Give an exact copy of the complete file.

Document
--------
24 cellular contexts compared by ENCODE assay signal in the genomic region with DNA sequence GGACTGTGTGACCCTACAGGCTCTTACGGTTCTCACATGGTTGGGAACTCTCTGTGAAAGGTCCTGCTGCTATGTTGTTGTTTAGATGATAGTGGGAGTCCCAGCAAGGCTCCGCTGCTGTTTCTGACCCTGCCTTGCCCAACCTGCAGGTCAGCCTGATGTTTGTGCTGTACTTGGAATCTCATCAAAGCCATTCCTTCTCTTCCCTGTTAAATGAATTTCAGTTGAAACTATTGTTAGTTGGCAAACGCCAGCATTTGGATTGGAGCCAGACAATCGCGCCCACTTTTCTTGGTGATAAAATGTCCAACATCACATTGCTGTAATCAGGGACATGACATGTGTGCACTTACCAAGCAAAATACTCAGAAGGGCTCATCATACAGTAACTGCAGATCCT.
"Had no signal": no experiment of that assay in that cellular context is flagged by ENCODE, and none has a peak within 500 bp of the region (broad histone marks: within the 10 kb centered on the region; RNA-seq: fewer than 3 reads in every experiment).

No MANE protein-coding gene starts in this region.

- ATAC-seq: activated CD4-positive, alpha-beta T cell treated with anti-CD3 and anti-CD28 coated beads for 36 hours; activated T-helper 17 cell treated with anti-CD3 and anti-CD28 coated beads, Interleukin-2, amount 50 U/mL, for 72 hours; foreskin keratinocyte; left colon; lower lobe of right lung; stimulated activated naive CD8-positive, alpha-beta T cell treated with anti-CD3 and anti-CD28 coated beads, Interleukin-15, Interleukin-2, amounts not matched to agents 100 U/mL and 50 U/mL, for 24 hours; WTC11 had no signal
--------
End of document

24 cellular contexts compared by ENCODE assay signal in the genomic region with DNA sequence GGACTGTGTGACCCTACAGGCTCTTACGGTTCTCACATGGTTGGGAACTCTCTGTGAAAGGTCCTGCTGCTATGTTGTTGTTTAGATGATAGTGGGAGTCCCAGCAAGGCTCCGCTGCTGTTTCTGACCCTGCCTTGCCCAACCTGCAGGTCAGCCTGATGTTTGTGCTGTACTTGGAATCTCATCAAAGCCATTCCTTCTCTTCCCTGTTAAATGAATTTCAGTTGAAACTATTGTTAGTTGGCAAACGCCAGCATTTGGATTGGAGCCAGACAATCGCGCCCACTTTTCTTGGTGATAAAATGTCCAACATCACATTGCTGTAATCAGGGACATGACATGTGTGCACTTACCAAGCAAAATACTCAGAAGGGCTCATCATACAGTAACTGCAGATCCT.
"Had no signal": no experiment of that assay in that cellular context is flagged by ENCODE, and none has a peak within 500 bp of the region (broad histone marks: within the 10 kb centered on the region; RNA-seq: fewer than 3 reads in every experiment).

No MANE protein-coding gene starts in this region.

- ATAC-seq: activated CD4-positive, alpha-beta T cell treated with anti-CD3 and anti-CD28 coated beads for 36 hours; activated T-helper 17 cell treated with anti-CD3 and anti-CD28 coated beads, Interleukin-2, amount 50 U/mL, for 72 hours; foreskin keratinocyte; left colon; lower lobe of right lung; stimulated activated naive CD8-positive, alpha-beta T cell treated with anti-CD3 and anti-CD28 coated beads, Interleukin-15, Interleukin-2, amounts not matched to agents 100 U/mL and 50 U/mL, for 24 hours; WTC11 had no signal